Postal workers in the United Kingdom are walking out during the busiest period of the year to demand higher pay as cost-of-living pressures mount.
About 110,000 Royal Mail staff went on strike on Thursday to demand better pay and working conditions. It was the first of 19 days of strikes planned to coincide with the peak holiday shopping season, including Black Friday and Cyber Monday.
The strikes follow walkouts in August and September. Parts of Royal Mail’s service will be out of action for several days at a time as different teams walk out.
The Communication Workers Union, representing the postal workers, says the walkouts are part of the “biggest ongoing strike of the year.”
The CWU says it is fighting Royal Mail’s plans to change terms and conditions, including the introduction of new performance standards and an increase in hours for new staff. The union also says the company had imposed a 2% pay increase on workers, well below the rate of inflation. It is pushing for more, though it has not said by how much.
“Postal workers are facing the biggest assault on their pay, jobs, terms and conditions in the history of Royal Mail,” Dave Ward, the CWU’s general secretary said in a radio interview Thursday that the union posted on Twitter.
Royal Mail has said that most letters will not be delivered on strike days, and customers should expect delays to parcel deliveries. It would deliver as many tracked parcels and those tagged for fast-track delivery as possible on strike days, the company added.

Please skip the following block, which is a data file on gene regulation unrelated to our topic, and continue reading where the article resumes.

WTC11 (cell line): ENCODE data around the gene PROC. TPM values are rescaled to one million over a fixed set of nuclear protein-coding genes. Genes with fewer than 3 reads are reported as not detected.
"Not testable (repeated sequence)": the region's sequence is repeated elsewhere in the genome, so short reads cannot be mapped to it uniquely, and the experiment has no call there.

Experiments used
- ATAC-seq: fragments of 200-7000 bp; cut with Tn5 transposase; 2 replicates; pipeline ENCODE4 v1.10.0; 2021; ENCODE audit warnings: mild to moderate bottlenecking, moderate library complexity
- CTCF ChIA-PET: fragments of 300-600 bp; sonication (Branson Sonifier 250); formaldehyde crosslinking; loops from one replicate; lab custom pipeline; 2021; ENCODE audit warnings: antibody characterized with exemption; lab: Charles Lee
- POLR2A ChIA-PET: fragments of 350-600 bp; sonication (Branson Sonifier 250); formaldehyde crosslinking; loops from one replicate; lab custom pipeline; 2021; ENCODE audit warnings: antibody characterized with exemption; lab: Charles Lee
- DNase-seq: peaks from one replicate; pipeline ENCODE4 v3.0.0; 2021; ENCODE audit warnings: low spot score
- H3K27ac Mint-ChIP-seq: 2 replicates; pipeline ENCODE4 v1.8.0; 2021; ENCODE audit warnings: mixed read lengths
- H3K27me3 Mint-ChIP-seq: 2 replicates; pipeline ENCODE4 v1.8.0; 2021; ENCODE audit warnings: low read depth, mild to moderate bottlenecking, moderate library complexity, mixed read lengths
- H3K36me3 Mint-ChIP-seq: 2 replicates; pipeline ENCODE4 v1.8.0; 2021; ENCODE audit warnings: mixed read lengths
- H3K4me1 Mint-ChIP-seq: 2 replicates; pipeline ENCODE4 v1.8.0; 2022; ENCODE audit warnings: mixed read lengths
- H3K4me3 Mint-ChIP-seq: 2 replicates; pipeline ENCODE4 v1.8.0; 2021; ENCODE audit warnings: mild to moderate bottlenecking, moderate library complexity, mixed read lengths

A Royal Mail spokesperson told CNN Business on Thursday that the strike action was “weakening [its] financial position.”
“We are doing all we can to minimize any delays and keep people, businesses and the country connected,” the spokesperson said.
The strikes are the latest in a wave of industrial action in the United Kingdom this year. Rail staff, bus drivers and lawyers are among the groups of workers who have walked out to demand higher pay as soaring inflation savages living standards. Amazon (AMZN) workers are being balloted on strike action, with the result of the vote expected next week.
UK consumer prices shot up 9.9% in August from the year before, hovering around 40-year high inflation of 10.1% recorded the previous month.
And the squeeze is only getting worse. Prime Minister Liz Truss’ plans to push through billions worth of unfunded tax cuts sent the value of the pound plunging and the yields on government bonds soaring.
That’s already pushing up mortgage payments as lenders price in more aggressive rate hikes by the Bank of England to tackle the inflationary impact of the tax cuts and weaker pound.
It’s not just UK workers that are fed up.
In France, striking workers have blockaded ExxonMobil and TotalEnergies fuel refineries for several weeks in a dispute over pay, disrupting supply to thousands of gas stations.
On Wednesday, the French government took the extraordinary measure of ordering some staff at an ExxonMobil refinery in Normandy back to work. The rarely used measure can be imposed by the government when the country’s national security is deemed to be at risk, and it could be more widely deployed in the dispute if agreement isn’t reached soon.
In the United States, too, the threat of a rail strike that could further disrupt struggling supply chains has reemerged. Earlier this week, a union of railroad track maintenance workers rejected a tentative agreement with freight carriers over a lack of paid sick leave.
A rail strike by more than 50,000 railroad workers was narrowly averted in September after unions and employers came to a tentative deal on pay.
— Hanna Ziady, Chris Isidore and Vanessa Yurkevich contrbuted reporting.